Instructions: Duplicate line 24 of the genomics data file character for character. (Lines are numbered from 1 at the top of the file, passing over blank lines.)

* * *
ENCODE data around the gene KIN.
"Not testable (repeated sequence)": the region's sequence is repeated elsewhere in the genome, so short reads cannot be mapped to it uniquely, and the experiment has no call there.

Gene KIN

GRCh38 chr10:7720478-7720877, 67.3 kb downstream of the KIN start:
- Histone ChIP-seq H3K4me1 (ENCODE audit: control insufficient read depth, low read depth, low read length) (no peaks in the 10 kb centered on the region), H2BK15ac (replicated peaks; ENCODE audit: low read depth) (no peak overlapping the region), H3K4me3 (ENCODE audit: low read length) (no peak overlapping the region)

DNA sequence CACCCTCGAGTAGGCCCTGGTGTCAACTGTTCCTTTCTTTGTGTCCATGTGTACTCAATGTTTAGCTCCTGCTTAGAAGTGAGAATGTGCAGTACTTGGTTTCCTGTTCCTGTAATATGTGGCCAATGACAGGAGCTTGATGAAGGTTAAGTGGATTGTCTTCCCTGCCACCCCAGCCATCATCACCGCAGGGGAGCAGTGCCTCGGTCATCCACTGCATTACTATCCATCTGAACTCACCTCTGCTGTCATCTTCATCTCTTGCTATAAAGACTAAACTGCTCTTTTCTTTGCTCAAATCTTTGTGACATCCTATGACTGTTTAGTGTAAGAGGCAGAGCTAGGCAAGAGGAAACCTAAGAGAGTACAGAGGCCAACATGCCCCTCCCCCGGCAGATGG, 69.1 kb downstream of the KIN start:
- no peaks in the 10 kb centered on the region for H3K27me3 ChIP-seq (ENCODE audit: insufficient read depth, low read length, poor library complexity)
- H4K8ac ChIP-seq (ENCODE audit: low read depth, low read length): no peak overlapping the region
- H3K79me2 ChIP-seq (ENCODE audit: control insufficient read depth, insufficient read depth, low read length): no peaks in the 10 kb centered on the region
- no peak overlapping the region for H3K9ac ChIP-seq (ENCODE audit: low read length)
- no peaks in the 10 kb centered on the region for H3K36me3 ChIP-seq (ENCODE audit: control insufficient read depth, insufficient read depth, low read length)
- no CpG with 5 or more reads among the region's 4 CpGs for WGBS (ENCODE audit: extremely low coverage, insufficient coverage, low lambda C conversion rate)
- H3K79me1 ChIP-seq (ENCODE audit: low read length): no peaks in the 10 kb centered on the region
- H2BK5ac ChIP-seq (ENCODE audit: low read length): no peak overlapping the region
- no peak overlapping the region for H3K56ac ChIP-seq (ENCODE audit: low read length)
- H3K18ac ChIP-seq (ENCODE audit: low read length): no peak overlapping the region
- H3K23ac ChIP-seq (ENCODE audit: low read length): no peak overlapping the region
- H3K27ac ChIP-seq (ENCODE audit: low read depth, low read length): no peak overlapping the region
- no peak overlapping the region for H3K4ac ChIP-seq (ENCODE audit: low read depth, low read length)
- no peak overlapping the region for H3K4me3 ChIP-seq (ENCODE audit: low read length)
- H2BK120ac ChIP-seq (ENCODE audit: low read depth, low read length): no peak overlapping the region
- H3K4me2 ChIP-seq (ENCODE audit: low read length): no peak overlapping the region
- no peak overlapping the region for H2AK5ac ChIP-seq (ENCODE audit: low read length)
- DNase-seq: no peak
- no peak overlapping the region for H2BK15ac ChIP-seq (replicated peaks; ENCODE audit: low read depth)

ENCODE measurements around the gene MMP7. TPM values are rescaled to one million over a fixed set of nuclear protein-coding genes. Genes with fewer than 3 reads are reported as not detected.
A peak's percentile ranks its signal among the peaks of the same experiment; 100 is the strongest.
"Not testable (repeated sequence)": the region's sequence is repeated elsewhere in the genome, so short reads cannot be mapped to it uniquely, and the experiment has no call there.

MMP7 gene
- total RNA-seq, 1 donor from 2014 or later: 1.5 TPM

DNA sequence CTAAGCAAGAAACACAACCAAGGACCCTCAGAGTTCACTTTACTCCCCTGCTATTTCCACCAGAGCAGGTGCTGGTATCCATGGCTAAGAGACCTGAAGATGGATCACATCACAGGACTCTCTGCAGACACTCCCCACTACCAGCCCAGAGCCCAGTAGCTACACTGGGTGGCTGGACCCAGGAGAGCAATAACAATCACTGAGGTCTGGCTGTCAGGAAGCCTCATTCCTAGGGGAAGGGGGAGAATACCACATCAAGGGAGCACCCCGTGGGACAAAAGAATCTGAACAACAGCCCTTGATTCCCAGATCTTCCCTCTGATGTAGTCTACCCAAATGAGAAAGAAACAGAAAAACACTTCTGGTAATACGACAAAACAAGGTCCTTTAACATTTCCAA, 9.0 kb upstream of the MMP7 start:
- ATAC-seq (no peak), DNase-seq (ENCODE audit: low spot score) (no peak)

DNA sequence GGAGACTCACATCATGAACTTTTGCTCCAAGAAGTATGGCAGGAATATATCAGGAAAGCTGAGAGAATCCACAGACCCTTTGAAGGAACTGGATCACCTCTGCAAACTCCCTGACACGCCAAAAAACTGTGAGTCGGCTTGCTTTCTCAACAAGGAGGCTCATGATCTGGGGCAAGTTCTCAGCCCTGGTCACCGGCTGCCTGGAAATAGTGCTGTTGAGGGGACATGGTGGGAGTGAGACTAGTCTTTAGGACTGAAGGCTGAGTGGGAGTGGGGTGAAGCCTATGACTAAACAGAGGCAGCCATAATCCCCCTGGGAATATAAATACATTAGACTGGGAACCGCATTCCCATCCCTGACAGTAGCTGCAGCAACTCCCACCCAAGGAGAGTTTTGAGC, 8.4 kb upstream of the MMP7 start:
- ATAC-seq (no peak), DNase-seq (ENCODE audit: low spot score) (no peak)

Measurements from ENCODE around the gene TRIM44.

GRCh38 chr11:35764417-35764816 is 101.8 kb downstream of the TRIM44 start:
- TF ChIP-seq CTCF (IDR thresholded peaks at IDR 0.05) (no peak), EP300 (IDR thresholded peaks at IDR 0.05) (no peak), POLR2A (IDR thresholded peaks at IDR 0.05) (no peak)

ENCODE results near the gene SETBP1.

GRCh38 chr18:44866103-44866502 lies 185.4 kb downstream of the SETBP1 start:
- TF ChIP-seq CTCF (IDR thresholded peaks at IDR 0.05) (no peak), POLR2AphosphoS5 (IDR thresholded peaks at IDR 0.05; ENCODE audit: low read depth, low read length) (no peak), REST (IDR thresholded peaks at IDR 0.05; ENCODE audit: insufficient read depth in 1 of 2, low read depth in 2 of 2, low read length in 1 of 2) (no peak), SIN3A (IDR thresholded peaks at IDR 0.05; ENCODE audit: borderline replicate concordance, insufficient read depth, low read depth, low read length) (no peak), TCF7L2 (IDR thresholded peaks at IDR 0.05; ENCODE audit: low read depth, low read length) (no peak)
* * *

- DNase-seq: no peak